Pritchard: Residual training effects and tips for at-home workout schedules (column)
The recent global pandemic has put all gyms and health clubs at a stand-still for the foreseeable future. Even worse, it’s taken away enjoyable outdoor activities such as skiing and snowboarding during the heart of the spring season. While the circumstances are rather unfortunate, many people have taken it upon themselves to work out from home and tease through countless articles, videos and social media content daily to get their latest in-home workouts. I applaud those who continue to train through it all, as well as those who provide quality content to their viewers. As a coach and content creator myself, I wrote an article for SkiRacing.com recently highlighting some simple things anybody can do from home with zero equipment.
Although the recent spike in home workout content is an overwhelming positive, I believe most people could benefit from a greater understanding of what different types of training to do and how your body reacts. Not every workout is created equal, and the 30-minute burpees/squats routine will carry far different implications than a kettlebell complex series.
Fitness component breakdown
Before we discuss detailed intricacies of individual workout programs, it is important to gain an understanding of the different fitness components and their respective residual effects. What I mean by residual effects is essentially how long an adapted physiological response will stay with us in the absence of training. To put this in simple terms or provide an example, imagine maximal strength. If we’ve built enough strength to squat 400 pounds for 1 repetition, we have a finite window of time that we will maintain that strength before it begins to decline in the absence of training. Every physiological fitness component has a unique window of corresponding time that it will remain at or near its current level before it begins to decline. This principal has been discussed and researched by seminal coaches over time including Anatoly Bondarchuk and Vladimir Issurin. Each component is detailed below noted by the fitness component, residual effect in days and its characteristics.
- Maximal speed, 5+/-3, neuromuscular and motor control, creatine phosphate recovery
- Strength endurance, 15 +/-5, slow twitch fiber hypertrophy, lactate tolerance
- Anaerobic Glycolytic Endurance, 18 +/-4, anaerobic enzyme activity, buffering capacity, glycogen storage
- Aerobic Endurance, 30+/-5, mitochondria number, glycogen storage, muscle capillaries, fat oxidation rate
- Maximal Strength, 30+/-5, neural control, muscular hypertrophy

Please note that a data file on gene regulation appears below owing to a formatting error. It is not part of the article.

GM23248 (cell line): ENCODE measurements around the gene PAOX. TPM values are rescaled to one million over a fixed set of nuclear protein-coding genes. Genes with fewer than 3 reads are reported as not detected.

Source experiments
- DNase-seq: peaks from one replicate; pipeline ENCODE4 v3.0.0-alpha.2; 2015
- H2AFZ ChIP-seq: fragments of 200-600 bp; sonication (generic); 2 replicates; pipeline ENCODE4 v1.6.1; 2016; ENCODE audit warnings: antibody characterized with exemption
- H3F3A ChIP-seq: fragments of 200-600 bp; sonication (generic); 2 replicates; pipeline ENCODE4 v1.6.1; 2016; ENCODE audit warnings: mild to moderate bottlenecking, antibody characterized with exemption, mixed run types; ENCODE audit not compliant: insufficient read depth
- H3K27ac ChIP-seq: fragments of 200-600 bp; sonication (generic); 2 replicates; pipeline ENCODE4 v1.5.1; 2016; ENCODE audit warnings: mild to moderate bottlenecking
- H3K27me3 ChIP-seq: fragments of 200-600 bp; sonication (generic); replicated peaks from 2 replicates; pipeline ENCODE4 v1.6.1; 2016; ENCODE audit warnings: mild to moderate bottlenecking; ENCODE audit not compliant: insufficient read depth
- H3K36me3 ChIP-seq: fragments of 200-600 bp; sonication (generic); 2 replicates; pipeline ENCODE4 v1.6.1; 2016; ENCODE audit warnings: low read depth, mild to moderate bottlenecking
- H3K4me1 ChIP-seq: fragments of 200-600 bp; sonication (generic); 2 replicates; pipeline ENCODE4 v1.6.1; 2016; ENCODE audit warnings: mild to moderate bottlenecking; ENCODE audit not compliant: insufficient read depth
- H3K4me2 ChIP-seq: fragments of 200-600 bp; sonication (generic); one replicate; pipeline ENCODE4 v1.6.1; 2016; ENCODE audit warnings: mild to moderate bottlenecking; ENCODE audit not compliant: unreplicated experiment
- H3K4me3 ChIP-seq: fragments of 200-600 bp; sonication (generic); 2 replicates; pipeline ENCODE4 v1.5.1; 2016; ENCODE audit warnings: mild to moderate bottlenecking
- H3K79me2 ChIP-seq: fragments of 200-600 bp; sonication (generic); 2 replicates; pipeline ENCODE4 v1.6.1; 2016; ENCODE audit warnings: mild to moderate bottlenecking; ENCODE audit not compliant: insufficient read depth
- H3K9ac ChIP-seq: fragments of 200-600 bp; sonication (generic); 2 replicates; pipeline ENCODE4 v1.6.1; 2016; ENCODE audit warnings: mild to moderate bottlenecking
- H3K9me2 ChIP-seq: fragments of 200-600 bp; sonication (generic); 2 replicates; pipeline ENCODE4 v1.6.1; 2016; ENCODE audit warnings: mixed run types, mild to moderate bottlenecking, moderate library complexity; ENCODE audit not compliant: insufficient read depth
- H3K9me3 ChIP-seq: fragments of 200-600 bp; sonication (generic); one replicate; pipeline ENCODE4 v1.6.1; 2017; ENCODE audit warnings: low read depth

As you can see, each fitness component is unique in that they all decline at different rates. Qualities such as speed can rapidly decay within one week whereas aerobic endurance requires nearly a month to decline.
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What does it all mean?
You may be left wondering what exactly you can do about all of this from home despite now having a greater understanding of each fitness component. If your typical gym routine included box jumps or other plyometric type work but now your home routine only includes sit-ups, pushups and body weight squats, you can quickly see that your maximal speed or power qualities will decline during that first week. Depending on how long our global pandemic continues, you will also begin to see declines in your maximum strength from solely doing body weight workouts at home.
Fortunately, there are ways to work around this. Obviously, it will be far from optimal to train from home and make significant performance gains, but maintaining our hard-earned fitness qualities requires less work than most would imagine. As a general rule of thumb I encourage people to jump and or sprint once to twice a week (power and speed), lift something heavy a minimum of once a week (strength), go for long walks daily (aerobic endurance) and do muscle burning (anaerobic glycolytic) and muscle building (hypertrophy and strength endurance) type work a minimum of every seven to 10 days. Doing these things will minimize the effect to which you lose fitness while away from the gym.
Strength is by far the most difficult thing to maintain from home, as most of us do not have ample equipment to train with for appropriate loads. Do the best you can by finding heavy objects in your home (i.e. flowerpots, chairs, backpack with books in it) and do some slow controlled reps with those. Switching to unilateral strength work will likely be even more beneficial as the “heavyish” in home objects will likely tax your strength levels to a greater proportion than bilateral work.
In trying times like these, it can be difficult to see the light at the end of the tunnel. Whatever you do, do not allow yourself or your fitness to fall by the wayside. Set new goals for yourself and challenge yourself daily. Try to set a new record on push-ups or single leg squats and build toward that. Most of all, get adequate sleep, solid nutrition and take care of your loved ones.
Jimmy Pritchard has a BSc in exercise science from Colorado Mesa University and is a certified strength and conditioning specialist through the National Strength and Conditioning Association. He is the director of strength & conditioning at Ski & Snowboard Club Vail. Contact him at 970-331-3513 or firstname.lastname@example.org. Check out his website http://www.pritchardperformance.com.
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Jeff Shiffrin, with his wife, Eileen, made the Vail area their home decades ago, and together raised Mikaela and Taylor Shiffrin, who was a member of the two-time NCAA Champion University of Denver Ski Team.